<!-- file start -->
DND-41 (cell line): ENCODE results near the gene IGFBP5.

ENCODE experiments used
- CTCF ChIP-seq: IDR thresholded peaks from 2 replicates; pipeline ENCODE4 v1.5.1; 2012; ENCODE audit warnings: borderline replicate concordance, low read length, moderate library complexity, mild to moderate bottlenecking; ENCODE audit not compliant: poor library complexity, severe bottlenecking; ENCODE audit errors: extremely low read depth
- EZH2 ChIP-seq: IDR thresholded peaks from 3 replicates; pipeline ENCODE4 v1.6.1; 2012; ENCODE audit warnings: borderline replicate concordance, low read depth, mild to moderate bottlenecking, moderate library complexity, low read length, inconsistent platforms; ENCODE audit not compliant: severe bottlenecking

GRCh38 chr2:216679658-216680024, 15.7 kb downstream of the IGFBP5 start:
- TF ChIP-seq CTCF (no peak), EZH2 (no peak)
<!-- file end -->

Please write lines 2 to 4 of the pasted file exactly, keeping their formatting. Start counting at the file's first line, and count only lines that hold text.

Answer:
ENCODE experiments used
- CTCF ChIP-seq: IDR thresholded peaks from 2 replicates; pipeline ENCODE4 v1.5.1; 2012; ENCODE audit warnings: borderline replicate concordance, low read length, moderate library complexity, mild to moderate bottlenecking; ENCODE audit not compliant: poor library complexity, severe bottlenecking; ENCODE audit errors: extremely low read depth
- EZH2 ChIP-seq: IDR thresholded peaks from 3 replicates; pipeline ENCODE4 v1.6.1; 2012; ENCODE audit warnings: borderline replicate concordance, low read depth, mild to moderate bottlenecking, moderate library complexity, low read length, inconsistent platforms; ENCODE audit not compliant: severe bottlenecking